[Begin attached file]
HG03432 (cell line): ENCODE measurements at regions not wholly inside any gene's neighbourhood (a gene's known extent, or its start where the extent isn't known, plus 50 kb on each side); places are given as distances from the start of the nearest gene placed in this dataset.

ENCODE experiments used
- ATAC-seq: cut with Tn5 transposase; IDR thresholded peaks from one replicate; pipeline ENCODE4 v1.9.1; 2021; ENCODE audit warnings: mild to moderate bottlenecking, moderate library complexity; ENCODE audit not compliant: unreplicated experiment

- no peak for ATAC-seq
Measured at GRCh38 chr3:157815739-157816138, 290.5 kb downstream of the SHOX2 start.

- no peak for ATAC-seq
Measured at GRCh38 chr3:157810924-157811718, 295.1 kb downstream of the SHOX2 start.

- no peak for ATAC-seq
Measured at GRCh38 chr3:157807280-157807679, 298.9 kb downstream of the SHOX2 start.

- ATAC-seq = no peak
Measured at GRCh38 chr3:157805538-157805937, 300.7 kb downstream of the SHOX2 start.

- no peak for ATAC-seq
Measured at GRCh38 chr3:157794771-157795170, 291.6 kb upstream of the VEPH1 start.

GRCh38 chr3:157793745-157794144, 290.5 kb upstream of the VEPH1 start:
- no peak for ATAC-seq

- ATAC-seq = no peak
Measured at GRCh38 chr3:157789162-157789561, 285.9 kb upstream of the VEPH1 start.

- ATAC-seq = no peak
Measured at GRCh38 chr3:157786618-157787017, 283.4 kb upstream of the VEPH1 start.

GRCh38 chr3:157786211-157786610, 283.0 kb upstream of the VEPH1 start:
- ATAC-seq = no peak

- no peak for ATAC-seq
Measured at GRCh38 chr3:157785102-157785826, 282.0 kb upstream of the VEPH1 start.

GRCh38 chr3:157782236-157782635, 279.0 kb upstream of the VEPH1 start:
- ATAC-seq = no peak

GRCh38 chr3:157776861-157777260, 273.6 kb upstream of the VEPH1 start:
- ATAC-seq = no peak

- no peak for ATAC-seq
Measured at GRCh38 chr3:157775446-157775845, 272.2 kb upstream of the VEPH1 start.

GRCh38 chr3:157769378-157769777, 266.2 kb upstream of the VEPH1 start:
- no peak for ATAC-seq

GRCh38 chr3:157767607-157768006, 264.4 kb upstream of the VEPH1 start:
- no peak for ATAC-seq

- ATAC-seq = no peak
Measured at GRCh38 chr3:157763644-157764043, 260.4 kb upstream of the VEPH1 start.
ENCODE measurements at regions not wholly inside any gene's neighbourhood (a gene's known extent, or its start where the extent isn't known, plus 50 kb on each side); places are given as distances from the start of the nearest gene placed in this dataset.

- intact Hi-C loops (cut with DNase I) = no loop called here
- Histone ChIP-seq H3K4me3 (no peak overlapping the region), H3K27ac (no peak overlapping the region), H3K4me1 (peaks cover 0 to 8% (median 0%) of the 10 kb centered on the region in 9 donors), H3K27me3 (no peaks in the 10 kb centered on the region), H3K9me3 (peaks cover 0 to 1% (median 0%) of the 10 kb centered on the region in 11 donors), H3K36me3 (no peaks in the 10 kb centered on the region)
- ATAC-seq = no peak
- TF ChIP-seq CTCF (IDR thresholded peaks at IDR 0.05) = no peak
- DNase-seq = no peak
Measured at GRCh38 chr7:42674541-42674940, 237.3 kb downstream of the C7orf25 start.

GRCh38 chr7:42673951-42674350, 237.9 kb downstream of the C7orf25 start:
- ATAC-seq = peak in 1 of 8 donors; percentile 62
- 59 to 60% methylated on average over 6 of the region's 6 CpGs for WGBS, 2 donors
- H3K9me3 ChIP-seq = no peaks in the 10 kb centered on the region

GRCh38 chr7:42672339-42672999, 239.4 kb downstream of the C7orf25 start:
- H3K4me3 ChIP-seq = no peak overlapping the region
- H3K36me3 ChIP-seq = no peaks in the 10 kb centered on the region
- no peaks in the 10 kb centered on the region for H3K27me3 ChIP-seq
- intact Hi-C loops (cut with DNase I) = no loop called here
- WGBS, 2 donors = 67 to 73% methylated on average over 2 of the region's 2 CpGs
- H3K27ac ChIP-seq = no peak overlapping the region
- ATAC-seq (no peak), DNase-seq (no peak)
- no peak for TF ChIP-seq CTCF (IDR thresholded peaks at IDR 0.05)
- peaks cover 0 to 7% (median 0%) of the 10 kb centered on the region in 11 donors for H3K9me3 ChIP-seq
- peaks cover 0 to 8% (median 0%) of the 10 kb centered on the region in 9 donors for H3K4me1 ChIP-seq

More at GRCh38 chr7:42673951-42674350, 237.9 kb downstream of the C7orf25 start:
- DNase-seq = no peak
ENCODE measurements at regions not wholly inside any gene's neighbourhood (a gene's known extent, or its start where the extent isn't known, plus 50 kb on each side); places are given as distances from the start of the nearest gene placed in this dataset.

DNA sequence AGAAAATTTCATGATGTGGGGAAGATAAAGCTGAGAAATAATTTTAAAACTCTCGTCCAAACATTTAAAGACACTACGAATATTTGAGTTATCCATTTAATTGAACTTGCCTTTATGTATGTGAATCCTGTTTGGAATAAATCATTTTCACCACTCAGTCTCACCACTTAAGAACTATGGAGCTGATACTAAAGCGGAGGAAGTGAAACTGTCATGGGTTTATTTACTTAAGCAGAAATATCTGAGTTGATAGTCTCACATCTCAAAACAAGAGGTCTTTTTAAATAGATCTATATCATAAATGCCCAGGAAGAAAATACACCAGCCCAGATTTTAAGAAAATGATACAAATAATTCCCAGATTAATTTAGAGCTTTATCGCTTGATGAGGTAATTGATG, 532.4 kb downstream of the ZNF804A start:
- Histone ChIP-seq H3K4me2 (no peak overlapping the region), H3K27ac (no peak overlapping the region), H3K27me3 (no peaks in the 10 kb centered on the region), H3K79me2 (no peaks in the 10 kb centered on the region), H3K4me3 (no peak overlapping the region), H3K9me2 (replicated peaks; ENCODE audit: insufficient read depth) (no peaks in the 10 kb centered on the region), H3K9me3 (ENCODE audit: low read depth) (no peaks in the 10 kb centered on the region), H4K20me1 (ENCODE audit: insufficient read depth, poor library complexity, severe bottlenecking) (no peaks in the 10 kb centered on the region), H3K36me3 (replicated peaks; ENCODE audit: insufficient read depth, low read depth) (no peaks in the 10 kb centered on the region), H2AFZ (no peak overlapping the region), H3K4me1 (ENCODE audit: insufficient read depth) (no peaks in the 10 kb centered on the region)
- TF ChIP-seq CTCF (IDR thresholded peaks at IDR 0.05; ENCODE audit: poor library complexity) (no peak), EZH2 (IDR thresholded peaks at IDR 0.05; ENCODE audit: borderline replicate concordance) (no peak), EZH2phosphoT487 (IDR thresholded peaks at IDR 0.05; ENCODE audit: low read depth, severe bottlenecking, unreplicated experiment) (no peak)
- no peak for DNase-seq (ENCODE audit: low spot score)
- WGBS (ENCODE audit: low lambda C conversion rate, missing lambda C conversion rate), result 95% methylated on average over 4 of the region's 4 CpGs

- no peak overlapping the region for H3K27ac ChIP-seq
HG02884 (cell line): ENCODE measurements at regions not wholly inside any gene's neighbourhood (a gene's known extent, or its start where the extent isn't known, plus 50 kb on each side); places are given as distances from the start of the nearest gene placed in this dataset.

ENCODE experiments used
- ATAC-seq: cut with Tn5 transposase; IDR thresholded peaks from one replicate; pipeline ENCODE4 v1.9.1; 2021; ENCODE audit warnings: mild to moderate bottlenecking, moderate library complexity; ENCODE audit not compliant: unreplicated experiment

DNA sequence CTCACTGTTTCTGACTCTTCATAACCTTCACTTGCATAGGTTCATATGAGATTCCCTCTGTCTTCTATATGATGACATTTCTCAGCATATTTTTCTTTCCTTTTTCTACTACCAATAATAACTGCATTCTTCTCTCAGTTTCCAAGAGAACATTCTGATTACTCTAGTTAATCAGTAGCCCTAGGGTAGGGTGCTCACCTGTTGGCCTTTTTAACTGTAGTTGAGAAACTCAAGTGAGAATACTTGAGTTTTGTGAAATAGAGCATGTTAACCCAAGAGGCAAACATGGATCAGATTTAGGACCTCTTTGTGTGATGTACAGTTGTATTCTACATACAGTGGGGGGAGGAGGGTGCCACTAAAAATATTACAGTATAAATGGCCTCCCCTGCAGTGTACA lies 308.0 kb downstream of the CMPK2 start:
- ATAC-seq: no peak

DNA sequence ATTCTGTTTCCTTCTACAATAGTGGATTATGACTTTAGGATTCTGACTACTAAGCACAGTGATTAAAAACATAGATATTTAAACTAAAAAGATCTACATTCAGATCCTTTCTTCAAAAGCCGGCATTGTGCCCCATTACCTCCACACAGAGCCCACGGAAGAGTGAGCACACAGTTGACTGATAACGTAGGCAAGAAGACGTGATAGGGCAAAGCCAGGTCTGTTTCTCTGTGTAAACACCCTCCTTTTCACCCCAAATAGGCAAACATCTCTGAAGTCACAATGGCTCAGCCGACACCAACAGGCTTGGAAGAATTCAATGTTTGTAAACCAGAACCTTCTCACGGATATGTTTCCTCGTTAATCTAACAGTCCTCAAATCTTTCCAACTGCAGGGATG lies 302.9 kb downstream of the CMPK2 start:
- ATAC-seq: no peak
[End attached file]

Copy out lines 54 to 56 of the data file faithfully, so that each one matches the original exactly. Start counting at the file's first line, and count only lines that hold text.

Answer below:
- ATAC-seq (no peak), DNase-seq (no peak)
- no peak for TF ChIP-seq CTCF (IDR thresholded peaks at IDR 0.05)
- peaks cover 0 to 7% (median 0%) of the 10 kb centered on the region in 11 donors for H3K9me3 ChIP-seq